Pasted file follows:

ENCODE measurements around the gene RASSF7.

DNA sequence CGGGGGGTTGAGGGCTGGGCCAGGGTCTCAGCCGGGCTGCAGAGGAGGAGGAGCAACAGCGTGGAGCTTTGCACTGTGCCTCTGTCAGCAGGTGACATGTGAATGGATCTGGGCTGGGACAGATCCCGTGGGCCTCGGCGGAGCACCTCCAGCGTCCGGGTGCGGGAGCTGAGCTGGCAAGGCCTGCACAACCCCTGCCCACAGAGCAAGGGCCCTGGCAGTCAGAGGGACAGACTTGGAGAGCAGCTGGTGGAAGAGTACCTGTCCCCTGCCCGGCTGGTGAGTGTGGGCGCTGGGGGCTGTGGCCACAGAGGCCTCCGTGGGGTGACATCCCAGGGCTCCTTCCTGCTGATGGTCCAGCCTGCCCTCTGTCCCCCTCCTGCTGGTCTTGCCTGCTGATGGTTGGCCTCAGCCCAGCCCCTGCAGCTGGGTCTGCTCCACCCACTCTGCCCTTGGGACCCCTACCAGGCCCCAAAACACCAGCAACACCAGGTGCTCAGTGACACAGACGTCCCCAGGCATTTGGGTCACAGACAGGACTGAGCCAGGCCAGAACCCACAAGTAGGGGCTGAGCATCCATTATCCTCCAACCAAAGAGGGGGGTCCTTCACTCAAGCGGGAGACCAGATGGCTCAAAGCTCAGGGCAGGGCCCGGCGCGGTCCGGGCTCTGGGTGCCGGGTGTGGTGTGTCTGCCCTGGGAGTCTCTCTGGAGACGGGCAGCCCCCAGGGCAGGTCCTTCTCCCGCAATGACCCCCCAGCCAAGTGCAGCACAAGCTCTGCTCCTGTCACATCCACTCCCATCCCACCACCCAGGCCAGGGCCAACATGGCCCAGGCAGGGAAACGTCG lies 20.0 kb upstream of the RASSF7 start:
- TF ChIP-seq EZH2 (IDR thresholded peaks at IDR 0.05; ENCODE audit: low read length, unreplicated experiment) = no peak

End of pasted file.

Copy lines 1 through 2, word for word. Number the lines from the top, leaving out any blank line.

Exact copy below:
ENCODE measurements around the gene RASSF7.

DNA sequence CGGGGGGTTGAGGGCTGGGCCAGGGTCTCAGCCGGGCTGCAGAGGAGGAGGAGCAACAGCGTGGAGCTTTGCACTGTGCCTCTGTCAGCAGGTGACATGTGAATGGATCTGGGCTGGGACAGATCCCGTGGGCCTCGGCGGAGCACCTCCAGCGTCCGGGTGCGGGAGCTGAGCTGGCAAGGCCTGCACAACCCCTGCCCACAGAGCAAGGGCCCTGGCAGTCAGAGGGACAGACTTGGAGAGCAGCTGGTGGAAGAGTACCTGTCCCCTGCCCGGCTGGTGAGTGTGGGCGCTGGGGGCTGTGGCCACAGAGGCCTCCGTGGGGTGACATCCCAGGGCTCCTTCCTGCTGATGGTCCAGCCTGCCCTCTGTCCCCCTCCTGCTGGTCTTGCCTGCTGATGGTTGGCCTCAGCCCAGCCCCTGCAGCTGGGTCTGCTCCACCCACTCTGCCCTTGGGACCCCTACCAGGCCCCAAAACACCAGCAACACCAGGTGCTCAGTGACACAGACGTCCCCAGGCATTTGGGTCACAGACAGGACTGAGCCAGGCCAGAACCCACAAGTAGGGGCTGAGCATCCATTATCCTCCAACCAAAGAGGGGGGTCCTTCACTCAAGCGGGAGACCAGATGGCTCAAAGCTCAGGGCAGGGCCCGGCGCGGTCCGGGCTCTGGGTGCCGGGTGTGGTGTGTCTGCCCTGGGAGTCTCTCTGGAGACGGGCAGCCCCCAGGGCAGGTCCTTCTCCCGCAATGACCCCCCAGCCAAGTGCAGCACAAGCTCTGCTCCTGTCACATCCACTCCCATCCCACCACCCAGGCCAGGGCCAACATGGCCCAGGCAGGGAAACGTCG lies 20.0 kb upstream of the RASSF7 start: